Dark Ride at Thorpe Park 2016






It has been in the rumour mill for a while that Merlin would be making a big investment in a dark ride at one of their attractions in 2016. The rumour cited Thorpe Park as the probably location for this attraction, and that it would cost upwards of £30million. Cynical as I am, I stated over and over that we will NEVER see something like this at Thorpe and if the thing DID materialise, it would more likely be at Chessington or Alton Towers.

As it goes I’ve had to eat my words as last week official plans were posted for a dark ride with a budget of around £30million at…dun dun dun…Thorpe Park. Firstly, let me say I never thought I would see the day that Merlin would start investing in dark rides, let alone at Thorpe Park of all places. I still can’t actually quite believe it even though the plans have been posted and this is all but under construction with trees and such being hacked down in the old Ranger County area and the poor old carousel having just done its final turn this season. It is happening. I’m going to keep repeating that until I can get to grips with it. It is happening. And I’m scared.



I know it sounds silly but if you’re an enthusiast in the UK you tend to have this kind of love-to-hate relationship with the Merlin attractions. Personally I think I’m a bit more lenient with my criticism of their stuff and the way they do things, but this project worries me, for reasons I am about to outline here.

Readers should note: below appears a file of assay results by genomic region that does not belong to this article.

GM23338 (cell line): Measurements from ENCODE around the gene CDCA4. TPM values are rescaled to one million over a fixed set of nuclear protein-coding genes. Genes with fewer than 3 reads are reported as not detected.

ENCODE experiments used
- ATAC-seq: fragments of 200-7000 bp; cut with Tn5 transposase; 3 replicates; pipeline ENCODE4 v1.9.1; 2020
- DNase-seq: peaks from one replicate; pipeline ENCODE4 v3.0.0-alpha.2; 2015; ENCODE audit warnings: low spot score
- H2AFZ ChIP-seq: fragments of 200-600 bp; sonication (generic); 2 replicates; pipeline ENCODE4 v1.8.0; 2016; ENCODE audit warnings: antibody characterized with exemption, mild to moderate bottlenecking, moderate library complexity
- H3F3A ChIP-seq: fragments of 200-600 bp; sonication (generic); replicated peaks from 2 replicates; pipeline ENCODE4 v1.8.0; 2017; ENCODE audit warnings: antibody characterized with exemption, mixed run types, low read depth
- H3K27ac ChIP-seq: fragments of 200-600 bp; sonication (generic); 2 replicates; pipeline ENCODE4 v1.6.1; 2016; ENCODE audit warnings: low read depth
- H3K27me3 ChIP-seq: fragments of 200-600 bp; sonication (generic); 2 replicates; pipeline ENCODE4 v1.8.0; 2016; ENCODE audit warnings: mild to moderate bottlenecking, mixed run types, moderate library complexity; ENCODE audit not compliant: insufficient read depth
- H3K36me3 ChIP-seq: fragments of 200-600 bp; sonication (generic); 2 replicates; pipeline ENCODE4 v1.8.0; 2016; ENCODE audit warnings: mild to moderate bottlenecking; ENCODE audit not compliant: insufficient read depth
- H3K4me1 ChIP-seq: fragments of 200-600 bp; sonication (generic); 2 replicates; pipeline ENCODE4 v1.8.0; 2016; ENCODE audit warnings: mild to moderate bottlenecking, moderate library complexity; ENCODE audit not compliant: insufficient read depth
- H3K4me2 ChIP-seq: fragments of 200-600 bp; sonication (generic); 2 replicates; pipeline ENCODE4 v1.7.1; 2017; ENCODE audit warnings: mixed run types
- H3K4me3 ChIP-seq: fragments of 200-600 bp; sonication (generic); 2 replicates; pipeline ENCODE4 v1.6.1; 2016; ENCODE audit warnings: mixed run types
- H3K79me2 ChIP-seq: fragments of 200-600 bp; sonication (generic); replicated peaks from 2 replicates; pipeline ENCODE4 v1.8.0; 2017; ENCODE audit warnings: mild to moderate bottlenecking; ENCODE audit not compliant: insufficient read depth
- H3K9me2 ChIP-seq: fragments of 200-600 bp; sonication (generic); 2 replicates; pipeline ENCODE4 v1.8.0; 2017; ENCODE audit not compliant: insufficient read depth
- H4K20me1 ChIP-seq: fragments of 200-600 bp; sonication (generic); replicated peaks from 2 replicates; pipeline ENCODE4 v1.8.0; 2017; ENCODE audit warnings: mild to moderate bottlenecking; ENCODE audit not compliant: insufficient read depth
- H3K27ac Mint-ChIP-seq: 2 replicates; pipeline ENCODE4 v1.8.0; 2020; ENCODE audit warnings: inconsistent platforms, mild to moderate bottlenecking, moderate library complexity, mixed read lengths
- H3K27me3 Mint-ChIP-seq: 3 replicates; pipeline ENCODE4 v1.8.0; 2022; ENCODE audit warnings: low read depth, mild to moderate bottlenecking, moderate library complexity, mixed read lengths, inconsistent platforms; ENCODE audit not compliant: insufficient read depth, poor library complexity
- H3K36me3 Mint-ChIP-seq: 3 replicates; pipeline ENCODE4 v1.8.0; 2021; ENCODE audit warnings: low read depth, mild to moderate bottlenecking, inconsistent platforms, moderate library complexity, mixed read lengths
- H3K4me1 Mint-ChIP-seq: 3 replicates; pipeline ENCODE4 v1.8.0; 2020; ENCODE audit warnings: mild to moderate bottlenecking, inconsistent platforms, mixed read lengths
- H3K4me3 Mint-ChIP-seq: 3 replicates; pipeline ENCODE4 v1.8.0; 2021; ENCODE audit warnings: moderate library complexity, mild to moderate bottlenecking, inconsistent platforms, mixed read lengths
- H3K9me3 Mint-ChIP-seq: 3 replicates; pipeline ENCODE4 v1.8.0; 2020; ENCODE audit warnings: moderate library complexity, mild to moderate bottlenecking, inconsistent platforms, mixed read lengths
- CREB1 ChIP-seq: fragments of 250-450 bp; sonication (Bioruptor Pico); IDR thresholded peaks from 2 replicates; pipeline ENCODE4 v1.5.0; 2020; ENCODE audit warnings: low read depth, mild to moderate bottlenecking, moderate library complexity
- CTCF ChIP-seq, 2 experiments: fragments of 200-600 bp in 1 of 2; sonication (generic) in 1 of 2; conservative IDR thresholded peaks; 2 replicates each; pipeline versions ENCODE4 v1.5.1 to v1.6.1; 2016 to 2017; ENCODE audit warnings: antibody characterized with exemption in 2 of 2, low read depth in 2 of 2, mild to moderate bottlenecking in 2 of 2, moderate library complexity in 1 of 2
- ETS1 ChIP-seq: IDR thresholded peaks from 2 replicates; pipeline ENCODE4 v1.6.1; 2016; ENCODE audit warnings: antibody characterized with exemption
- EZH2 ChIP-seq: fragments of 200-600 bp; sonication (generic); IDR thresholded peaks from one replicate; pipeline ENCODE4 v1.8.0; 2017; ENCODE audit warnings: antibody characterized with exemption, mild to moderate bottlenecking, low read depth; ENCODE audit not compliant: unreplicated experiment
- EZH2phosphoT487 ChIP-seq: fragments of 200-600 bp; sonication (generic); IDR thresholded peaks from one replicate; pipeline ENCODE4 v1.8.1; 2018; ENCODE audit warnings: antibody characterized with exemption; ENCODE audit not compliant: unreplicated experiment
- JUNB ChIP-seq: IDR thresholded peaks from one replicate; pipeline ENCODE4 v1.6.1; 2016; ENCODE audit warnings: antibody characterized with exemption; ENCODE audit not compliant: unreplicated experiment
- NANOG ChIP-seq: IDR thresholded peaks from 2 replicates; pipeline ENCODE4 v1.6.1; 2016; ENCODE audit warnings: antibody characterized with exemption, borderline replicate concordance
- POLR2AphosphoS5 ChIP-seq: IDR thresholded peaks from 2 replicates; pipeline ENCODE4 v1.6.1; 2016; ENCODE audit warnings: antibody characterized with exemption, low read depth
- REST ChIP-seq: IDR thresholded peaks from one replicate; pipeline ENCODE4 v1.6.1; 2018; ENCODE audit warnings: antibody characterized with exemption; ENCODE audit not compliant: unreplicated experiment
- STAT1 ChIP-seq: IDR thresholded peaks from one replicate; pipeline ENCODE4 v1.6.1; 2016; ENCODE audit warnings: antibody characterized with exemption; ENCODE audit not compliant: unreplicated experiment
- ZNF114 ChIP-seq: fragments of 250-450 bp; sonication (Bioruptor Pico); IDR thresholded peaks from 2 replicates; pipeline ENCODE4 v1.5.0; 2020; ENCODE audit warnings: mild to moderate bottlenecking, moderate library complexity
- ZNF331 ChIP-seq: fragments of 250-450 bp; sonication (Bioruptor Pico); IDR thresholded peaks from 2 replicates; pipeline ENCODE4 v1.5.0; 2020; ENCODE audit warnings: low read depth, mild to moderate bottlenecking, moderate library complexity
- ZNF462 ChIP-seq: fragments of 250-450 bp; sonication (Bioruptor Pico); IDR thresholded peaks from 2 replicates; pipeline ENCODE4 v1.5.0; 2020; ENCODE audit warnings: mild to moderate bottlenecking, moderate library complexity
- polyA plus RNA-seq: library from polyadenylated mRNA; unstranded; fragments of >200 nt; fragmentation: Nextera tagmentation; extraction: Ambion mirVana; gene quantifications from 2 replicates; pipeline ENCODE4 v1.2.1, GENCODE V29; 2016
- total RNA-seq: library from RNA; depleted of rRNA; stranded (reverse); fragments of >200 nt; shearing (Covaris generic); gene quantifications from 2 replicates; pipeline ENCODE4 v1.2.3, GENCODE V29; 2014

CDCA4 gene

Firstly, the dreaded IP. I’ve spoken about my loathe of Merlin’s obsession with IPs previously on this blog and once again this dark ride project has been cited to have one. This is irritating for a number of reasons. It takes a big chunk of that budget. Somewhere like Disney doesn’t have to pay for their IPs obviously, and the other attractions that have ‘good’ IPs such as Harry Potter and the Forbidden Journey at Universal had a much larger budget. £30million isn’t lots to spend on a dark ride alone, let alone hacking off a good portion of that to hand over to the BBC or Lionsgate or whoever. So there’s that, and then there’s the other issue with Merlin IPs in that they for some reason have a knack of choosing old/tired franchises OR ones with a short life expectancy. Something like Potter had already established itself as legendary in the Western cultural psyche, it will no doubt go down in the history as some of the greatest stories ever told of our generation and because of that reason its permanent existence in a theme park setting has a long and healthy life ahead of itself. In comparison, Merlin’s recent choice of the Angry Birds franchise for Thorpe Park is an Internet fad that has been all but forgotten about. It has no iconic characters (do they even have names?) and has long been out of the top ten apps list. Initial rumours pointed to a Dr. Who IP, which is something I could deal with. It’s been a staple of British TV for decades, has recognisable and loved characters, a good soundtrack and a wealth of storylines to draw from. I was comfortable with this idea for the most part (not sure how Dr. Who fits in with the overall feel of the park, but since they added Angry Birds I suppose any consideration for that has gone out of the window).